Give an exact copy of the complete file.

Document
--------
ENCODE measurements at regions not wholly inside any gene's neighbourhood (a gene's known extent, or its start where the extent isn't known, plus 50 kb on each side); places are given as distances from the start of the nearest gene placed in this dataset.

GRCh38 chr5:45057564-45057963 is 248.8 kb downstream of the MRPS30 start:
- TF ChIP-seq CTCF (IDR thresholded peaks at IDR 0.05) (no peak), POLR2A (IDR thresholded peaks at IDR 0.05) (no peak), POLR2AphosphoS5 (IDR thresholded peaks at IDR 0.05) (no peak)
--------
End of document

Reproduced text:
ENCODE measurements at regions not wholly inside any gene's neighbourhood (a gene's known extent, or its start where the extent isn't known, plus 50 kb on each side); places are given as distances from the start of the nearest gene placed in this dataset.

GRCh38 chr5:45057564-45057963 is 248.8 kb downstream of the MRPS30 start:
- TF ChIP-seq CTCF (IDR thresholded peaks at IDR 0.05) (no peak), POLR2A (IDR thresholded peaks at IDR 0.05) (no peak), POLR2AphosphoS5 (IDR thresholded peaks at IDR 0.05) (no peak)